Some might argue it’s too simple or generic. But that’s the point, isn’t it? You lure them in with the broad strokes, and then explore the intricacies as you get closer. Once you’re past the simple explanations, you can get into how the Empire works, who the iconic characters are, etc.

On the subject of those iconic characters, I’ve recently started wearing character socks to work. Star Wars, superheroes, etc. Because, you know, that’s what cool people do. One such pair features little images of C-3PO. This girl in question sees the socks, her eyes pop and she asks: “Are those Minions on your socks?”

We can only do so much.

Click here for more Blatant Insubordination.

Image 2 from usatoday.com. Image 3 from digitalspy.com.

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Blatant Insubordination: Darwyn Cooke, Chloe Grace Moretz, X-Men in Space

By Rob Siebert
Editor, Fanboy Wonder

Darwyn Cooke, graphic ink cover1. Darwyn Cooke

A few days ago we lost the great Darwyn Cooke. Make no mistake about it, folks: He was great. Don’t take my word for it. Just take a look at his work. Type his name into Google Image, and you’ll see art from Batman: EgoCatwoman, The Spirit, Parker, some of his recent DC variant covers, Before Watchmen: Minutemen, and more. Seemingly everything this man drew looked iconic, timeless, and at certain points idyllic. He could do heartbreak and drama as well as anybody, but his characters also weren’t afraid to smile.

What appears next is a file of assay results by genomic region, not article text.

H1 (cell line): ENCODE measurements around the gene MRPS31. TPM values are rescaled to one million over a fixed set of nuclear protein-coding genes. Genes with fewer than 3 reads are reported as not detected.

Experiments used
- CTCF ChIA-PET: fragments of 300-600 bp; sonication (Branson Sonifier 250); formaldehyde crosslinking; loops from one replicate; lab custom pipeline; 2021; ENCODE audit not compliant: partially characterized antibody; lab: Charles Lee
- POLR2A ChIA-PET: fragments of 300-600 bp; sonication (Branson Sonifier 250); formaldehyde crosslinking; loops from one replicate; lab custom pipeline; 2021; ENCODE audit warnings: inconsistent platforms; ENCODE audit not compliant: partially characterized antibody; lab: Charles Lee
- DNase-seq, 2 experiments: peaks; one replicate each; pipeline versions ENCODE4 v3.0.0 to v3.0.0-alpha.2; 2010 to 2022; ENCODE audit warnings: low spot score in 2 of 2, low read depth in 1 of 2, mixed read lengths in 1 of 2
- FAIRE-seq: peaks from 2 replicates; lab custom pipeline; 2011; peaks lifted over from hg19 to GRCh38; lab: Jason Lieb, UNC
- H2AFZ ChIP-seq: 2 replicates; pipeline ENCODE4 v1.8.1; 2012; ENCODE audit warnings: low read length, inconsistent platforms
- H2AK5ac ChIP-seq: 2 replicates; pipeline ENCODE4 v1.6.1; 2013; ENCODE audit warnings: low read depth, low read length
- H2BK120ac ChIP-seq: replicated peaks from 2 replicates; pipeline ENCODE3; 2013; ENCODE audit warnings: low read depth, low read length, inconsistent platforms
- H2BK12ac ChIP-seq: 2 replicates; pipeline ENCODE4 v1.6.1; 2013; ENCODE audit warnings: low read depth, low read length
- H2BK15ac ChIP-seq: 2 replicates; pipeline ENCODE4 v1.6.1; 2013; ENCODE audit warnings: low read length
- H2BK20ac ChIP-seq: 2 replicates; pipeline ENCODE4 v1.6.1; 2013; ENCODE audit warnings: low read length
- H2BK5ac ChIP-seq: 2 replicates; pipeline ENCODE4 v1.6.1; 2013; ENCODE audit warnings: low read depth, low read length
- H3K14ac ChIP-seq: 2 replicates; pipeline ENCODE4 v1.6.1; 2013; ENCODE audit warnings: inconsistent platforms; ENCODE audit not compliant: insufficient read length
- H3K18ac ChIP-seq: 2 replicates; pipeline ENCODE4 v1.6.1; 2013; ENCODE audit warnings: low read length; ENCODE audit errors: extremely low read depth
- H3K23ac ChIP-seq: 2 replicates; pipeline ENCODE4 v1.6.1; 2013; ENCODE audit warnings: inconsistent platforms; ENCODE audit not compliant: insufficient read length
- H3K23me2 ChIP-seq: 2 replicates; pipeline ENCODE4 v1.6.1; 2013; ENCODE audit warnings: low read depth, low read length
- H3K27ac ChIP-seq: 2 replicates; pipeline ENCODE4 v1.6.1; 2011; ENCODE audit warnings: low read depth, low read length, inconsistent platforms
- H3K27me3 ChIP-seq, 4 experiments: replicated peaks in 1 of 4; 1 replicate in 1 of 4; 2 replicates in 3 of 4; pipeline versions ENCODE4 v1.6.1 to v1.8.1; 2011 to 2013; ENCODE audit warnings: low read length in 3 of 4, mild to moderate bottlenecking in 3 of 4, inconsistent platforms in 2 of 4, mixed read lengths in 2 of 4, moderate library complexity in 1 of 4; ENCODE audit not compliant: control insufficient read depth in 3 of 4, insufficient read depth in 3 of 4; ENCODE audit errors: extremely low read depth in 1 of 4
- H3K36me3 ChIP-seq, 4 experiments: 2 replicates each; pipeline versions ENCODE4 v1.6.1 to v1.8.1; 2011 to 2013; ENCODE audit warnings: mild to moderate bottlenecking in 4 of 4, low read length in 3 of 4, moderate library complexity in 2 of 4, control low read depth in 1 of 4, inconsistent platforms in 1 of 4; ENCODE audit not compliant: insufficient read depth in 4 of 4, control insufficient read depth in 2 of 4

In the eyes of many (myself included), Cooke’s magnum opus was DC: The New Frontier, one of the projects he both wrote and drew. Set in the ’50s and ’60s, The New Frontier shows us a world driven to paranoia by the Cold War. The superheroes of the Golden Age have been driven into retirement. But a new generation rises to take the world into a new era, and combat a deadly extraterrestrial foe. In the process, we see the rise of Hal Jordan as Green Lantern, the formation of the Justice League, Martian Manhunter learning about this strange new society, and much more. It’s a love letter to the era Cooke grew up in, and his passion is very much on display. The story was eventually made into an animated movie, and I’ve always remembered a moment from an interview Cooke gives for the DVD.  At one point he gets choked up when talking about that period in history, obviously waxing nostalgic for his childhood.

Before his work in the comic book industry, Cooke worked as a storyboard artist on both Batman: The Animated Series and Superman: The Animated Series. He even created the opening title sequence for Batman Beyond. He even created a Batman Beyond short film in celebration of The Dark Knight’s 75th anniversary. To say the least, it’s glorious.